Bill Lann Lee, a former U.S. Assistant Attorney General who served during the Clinton administration, is deeply involved with a group that donated thousands of dollars for the legal defense of convicted terrorist lawyer Lynne Stewart.
Five-and-a-half years after being convicted of providing material support for terrorism, Stewart last month was resentenced to ten years.
Lee, who was Bill Clinton’s top civil rights officer from 1997-2000, is a donor to, and serves on the advisory board of, the Impact Fund. The Berkeley-based foundation directed a $5,000 grant to the Lynne Stewart Defense Committee in 2006.
The grant came as Stewart was appealing her February 2005 conviction on five felonies, including providing material support for terrorism and obstruction of justice. A jury found she had passed messages from her client, “Blind Sheikh” Omar Abdel Rahman – the man convicted in 1993 of plotting to blow up the United Nations, an FBI building, the Lincoln and Holland tunnels, and the George Washington Bridge – to his fundamentalist terrorist supporters in the Egypt-based Islamic Group (Al-Gama’a al-Islamiyya). One message called off the ceasefire IG had with President Hosni Mubarak, an invitation to resume its efforts to replace Egypt’s secular government with Shari’a law. The jurors found, in effect, that Stewart helped Rahman lead his terrorist organization from his cell.
The Impact Fund is a 501(c)3 founded by lawyer Brad Seligman to advance “economic and social justice.” Bill Lann Lee was and is a member of its board of advisors, and he and wife Carolyn Yee are regular, annual contributors. Impact receives more substantial funding from the Ford Foundation, the Levi Strauss Foundation, and the Center for Constitutional Rights.
Lee spent 18 years with the NAACP Legal Defense and Educational Fund before Bill Clinton nominated him to serve as Assistant Attorney General for civil rights, a post he held for three years without ever being confirmed by the Senate. Senate Democrats took the unusual step of filibustering their own president’s candidate in the knowledge Lee would never be confirmed if he faced a full Senate vote. At the time, presidential spokesman Mike McCurry portrayed Republican opposition to Lee, who is of Chinese heritage, as “race-based wedge politics.” Republicans expressed concerns about Lee’s role in a lawsuit against the state of California over Proposition 209, the referendum voters overwhelmingly passed to end racial preferences, and another case in which he argued a hike in Los Angeles bus fares constituted racism. Clinton appointed Lee to the position in an “acting” capacity, then promoted him to the full position in the last year of his administration, sidestepping the Senate’s “advice and consent” role.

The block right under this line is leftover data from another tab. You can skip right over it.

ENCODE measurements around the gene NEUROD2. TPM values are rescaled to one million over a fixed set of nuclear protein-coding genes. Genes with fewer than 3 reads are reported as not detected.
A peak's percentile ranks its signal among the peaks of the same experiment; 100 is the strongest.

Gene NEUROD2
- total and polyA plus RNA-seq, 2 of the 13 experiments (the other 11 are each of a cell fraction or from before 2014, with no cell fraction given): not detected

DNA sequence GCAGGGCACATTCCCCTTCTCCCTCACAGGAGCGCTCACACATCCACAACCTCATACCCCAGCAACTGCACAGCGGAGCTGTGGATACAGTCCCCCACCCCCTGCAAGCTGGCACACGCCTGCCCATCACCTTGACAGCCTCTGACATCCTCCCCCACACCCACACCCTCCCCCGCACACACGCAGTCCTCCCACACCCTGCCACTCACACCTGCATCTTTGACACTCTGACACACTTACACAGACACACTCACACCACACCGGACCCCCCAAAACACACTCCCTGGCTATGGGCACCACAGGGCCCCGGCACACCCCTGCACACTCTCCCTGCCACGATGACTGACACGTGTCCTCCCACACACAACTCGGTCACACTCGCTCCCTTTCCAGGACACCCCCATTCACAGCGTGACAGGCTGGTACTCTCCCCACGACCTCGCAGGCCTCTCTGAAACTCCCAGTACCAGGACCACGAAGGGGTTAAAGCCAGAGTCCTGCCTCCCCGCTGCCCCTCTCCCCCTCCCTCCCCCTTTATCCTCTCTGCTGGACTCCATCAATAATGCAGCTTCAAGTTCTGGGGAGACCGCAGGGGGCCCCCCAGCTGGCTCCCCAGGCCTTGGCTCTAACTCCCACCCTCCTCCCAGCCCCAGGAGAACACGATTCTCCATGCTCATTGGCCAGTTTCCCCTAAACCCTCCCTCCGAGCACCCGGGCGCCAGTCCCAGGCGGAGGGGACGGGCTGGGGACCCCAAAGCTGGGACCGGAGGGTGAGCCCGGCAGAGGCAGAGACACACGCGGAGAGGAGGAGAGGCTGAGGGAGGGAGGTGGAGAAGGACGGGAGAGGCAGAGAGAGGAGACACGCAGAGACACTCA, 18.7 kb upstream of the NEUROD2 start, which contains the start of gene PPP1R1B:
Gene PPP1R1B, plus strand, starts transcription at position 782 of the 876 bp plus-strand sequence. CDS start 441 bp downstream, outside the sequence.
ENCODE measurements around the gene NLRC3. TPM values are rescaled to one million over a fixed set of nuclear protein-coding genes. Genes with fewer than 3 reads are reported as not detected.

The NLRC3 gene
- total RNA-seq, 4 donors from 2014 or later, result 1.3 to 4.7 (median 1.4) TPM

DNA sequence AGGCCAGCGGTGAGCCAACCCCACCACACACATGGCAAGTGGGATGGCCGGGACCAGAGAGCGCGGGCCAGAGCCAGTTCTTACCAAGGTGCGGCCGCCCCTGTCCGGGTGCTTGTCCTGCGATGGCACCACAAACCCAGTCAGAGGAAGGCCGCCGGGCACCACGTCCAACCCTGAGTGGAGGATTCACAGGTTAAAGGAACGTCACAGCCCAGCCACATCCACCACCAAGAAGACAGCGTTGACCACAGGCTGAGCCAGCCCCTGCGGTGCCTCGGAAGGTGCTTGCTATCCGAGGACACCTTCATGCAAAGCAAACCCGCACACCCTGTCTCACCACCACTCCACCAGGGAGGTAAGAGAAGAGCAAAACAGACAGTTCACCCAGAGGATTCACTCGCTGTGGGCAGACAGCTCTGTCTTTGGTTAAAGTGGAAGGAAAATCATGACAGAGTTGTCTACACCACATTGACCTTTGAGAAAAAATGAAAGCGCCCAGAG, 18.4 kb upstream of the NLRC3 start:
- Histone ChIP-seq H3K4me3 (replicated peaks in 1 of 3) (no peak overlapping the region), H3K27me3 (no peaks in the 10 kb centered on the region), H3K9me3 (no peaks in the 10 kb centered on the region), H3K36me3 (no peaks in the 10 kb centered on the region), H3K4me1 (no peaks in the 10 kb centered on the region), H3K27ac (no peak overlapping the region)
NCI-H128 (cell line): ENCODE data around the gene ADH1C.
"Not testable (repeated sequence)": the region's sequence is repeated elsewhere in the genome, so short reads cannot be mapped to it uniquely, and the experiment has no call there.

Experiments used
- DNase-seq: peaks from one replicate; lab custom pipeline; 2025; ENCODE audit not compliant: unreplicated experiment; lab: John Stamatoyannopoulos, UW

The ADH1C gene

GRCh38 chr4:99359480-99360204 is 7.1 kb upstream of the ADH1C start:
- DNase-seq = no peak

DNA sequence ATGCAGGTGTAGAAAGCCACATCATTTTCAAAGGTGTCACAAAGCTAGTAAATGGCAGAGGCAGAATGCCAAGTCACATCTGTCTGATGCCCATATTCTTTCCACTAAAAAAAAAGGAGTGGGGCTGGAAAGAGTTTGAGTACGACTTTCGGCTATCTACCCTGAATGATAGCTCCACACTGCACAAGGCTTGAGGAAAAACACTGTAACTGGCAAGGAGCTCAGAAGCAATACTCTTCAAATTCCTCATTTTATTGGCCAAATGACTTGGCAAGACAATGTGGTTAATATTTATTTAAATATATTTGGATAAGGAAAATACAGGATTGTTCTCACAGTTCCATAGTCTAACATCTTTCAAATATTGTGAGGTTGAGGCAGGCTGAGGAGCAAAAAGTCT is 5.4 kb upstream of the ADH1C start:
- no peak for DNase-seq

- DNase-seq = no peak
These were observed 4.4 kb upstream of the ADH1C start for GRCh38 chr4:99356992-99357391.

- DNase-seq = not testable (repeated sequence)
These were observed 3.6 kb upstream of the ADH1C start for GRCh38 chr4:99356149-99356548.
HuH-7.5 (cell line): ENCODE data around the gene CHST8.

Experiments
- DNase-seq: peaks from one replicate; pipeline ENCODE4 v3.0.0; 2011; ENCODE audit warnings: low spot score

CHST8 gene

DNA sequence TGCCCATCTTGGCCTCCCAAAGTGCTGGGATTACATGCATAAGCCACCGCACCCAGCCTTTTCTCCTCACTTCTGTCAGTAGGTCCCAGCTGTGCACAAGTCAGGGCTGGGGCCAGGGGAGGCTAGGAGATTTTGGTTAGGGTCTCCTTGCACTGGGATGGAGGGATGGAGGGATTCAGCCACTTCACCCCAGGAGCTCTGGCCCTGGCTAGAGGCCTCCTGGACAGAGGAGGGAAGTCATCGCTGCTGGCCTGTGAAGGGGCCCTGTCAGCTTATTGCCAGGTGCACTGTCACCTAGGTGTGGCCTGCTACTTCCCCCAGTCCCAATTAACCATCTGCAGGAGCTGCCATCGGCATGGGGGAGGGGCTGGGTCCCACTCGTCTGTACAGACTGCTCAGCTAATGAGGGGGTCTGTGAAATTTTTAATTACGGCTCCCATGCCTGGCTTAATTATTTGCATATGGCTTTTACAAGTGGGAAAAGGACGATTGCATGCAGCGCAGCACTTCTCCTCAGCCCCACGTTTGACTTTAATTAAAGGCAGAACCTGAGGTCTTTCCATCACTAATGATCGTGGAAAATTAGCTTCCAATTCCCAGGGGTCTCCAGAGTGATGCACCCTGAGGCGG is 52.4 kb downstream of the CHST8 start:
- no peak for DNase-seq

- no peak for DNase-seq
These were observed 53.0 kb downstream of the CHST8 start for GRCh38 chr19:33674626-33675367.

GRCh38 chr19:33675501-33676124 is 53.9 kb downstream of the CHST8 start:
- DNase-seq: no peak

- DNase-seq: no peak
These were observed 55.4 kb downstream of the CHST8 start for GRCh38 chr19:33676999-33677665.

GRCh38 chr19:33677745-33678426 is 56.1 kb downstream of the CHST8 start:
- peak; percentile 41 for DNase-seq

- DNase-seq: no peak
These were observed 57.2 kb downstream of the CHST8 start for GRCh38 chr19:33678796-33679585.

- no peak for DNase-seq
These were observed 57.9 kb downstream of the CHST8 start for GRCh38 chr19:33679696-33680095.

As the nation’s leading civil rights enforcer, Lee accused the Pittsburgh Police Department of violating suspects’ civil rights, although local officials said he “never interviewed a single officer about the allegations.” He refused to allow United Charter, a K-8 charter school in East Baton Rouge, Louisiana, to open its doors for fear too many white students would enroll, causing de facto school segregation. Lee favored forced racial busing. He pressured the city of Lawrence, Massachusetts, to provide bilingual ballots and Hispanic poll workers to assist Hispanics in voting. (Fully 72 percent of Hispanics voted for Bill Clinton in 1996.) In a particularly creative moment, Lee stated a police force’s failure to provide a translator into every language, 24-hours-a-day, “may be attributable, at least in part, to invidious discrimination on the basis of national origin and race.”
Lee may have helped shape the Clinton administration’s hands-off approach to the Stewart case. Stewart’s infractions occurred in May 2000, during the waning days of Clinton’s second term, but it was the Bush justice department that chose to prosecute. Before reporting to jail last November, Stewart told Amy Goodman of Democracy Now! radio, “Interestingly enough, we found out later that the Clinton administration, under Janet Reno, had the option to prosecute me, and they declined to do so, based on the notion that without lawyers like me or the late Bill Kunstler or many that I could name, the cause of justice is not well served.”
Although Stewart faced 30 years in prison, Judge John G. Koeltl, whom President Clinton appointed to the federal bench in 1994, sentenced her to only 28 months. Following an appeal, she was resentenced earlier this month to ten years in prison.
Since leaving the public sector, Bill Lann Lee returned to private practice. He is currently a shareholder in the Oakland law firm of Lewis Feinberg Lee Renaker & Jackson. The firm’s website states that it “supports” the National Lawyers Guild, the Center for American Progress, the NAACP, the Mexican American Legal Defense and Education Fund (MALDEF), and the ACLU Foundation-LGBT Project.
Lee is not the only high-profile figure to fund the terror lawyer’s defense with tax-exempt grant money. George Soros’ Open Society Institute donated $20,000 to the Lynne Stewart Defense Committee, and more than $200,000 to the Center for Constitutional Rights, which participated in her defense.
Ben Johnson is an Associate Fellow at the National Legal and Policy Center. His personal website is TheRightsWriter.com.